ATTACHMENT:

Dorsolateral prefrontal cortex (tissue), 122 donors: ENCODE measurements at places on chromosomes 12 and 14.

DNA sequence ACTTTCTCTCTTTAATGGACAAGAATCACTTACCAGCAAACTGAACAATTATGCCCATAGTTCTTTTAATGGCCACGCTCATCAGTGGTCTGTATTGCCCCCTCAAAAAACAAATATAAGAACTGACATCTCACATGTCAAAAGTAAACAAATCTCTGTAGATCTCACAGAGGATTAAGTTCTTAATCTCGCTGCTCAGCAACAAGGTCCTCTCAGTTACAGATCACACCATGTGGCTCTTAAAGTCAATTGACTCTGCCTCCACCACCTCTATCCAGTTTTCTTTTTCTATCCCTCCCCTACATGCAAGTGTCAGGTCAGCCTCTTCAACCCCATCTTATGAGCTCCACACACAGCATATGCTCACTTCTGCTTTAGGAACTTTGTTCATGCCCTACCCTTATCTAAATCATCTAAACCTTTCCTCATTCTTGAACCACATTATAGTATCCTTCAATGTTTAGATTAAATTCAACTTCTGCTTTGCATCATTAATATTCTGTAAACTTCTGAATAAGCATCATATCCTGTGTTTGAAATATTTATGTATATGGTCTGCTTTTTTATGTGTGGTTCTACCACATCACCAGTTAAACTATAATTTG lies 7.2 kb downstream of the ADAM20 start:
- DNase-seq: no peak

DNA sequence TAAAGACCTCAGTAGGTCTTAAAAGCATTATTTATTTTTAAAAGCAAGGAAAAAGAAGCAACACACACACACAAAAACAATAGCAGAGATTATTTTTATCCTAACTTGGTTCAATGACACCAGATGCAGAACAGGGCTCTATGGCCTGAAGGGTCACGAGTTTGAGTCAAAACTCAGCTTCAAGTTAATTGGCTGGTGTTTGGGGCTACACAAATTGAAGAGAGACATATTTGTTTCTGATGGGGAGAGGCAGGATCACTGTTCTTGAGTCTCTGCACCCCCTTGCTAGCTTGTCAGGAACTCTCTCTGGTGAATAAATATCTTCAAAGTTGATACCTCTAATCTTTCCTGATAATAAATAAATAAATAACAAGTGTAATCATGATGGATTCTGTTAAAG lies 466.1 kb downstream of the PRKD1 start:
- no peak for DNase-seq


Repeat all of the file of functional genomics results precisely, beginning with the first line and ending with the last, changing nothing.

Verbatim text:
Dorsolateral prefrontal cortex (tissue), 122 donors: ENCODE measurements at places on chromosomes 12 and 14.

DNA sequence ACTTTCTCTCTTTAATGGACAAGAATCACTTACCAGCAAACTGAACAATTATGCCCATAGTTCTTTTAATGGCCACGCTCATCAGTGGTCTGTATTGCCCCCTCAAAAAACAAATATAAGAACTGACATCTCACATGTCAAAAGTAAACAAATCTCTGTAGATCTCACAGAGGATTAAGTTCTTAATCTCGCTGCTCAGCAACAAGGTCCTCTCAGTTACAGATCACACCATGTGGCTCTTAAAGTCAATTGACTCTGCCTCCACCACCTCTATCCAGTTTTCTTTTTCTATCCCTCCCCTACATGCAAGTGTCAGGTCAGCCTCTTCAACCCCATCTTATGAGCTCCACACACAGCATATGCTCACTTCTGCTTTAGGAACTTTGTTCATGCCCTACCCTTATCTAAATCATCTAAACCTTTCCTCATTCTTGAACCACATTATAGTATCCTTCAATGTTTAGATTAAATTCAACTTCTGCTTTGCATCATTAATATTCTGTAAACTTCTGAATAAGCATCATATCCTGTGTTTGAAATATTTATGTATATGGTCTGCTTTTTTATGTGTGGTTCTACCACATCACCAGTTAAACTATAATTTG lies 7.2 kb downstream of the ADAM20 start:
- DNase-seq: no peak

DNA sequence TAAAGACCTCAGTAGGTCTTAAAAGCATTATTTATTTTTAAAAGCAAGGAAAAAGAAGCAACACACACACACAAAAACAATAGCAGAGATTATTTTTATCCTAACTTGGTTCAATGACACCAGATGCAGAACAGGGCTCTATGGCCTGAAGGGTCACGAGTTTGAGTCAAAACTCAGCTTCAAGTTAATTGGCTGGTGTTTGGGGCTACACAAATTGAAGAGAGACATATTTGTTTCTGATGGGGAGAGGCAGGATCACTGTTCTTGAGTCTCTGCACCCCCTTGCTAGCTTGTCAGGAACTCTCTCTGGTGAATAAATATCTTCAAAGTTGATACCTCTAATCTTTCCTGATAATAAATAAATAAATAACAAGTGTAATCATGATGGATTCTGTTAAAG lies 466.1 kb downstream of the PRKD1 start:
- no peak for DNase-seq